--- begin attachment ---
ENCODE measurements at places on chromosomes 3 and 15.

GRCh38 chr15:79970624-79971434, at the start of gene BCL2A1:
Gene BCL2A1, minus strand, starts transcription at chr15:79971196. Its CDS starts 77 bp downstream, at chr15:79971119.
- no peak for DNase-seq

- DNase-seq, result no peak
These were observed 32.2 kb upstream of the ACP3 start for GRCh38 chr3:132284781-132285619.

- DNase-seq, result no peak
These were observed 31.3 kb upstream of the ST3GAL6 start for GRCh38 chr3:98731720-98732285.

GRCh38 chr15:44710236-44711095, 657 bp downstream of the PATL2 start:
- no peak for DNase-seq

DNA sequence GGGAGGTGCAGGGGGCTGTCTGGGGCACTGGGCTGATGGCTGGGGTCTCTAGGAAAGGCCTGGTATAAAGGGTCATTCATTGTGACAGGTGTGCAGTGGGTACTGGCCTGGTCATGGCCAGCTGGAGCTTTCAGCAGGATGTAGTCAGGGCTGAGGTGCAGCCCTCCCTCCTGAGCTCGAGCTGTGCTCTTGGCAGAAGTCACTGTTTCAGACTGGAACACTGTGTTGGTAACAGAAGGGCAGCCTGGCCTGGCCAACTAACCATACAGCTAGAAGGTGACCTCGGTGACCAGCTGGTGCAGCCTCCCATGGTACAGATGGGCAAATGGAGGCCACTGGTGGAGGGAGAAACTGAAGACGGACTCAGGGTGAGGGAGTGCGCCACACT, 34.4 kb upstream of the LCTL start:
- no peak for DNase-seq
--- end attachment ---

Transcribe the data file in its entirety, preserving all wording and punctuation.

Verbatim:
ENCODE measurements at places on chromosomes 3 and 15.

GRCh38 chr15:79970624-79971434, at the start of gene BCL2A1:
Gene BCL2A1, minus strand, starts transcription at chr15:79971196. Its CDS starts 77 bp downstream, at chr15:79971119.
- no peak for DNase-seq

- DNase-seq, result no peak
These were observed 32.2 kb upstream of the ACP3 start for GRCh38 chr3:132284781-132285619.

- DNase-seq, result no peak
These were observed 31.3 kb upstream of the ST3GAL6 start for GRCh38 chr3:98731720-98732285.

GRCh38 chr15:44710236-44711095, 657 bp downstream of the PATL2 start:
- no peak for DNase-seq

DNA sequence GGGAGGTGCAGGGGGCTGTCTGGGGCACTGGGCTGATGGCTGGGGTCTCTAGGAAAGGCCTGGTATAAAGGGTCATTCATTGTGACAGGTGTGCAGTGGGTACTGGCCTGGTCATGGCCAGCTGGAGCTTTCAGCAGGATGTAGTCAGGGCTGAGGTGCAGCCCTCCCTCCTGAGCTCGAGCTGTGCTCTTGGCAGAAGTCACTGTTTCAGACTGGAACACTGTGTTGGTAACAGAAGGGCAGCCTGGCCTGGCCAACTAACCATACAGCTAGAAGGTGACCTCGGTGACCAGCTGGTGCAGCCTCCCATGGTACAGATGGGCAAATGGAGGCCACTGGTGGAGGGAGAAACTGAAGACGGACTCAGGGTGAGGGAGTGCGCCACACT, 34.4 kb upstream of the LCTL start:
- no peak for DNase-seq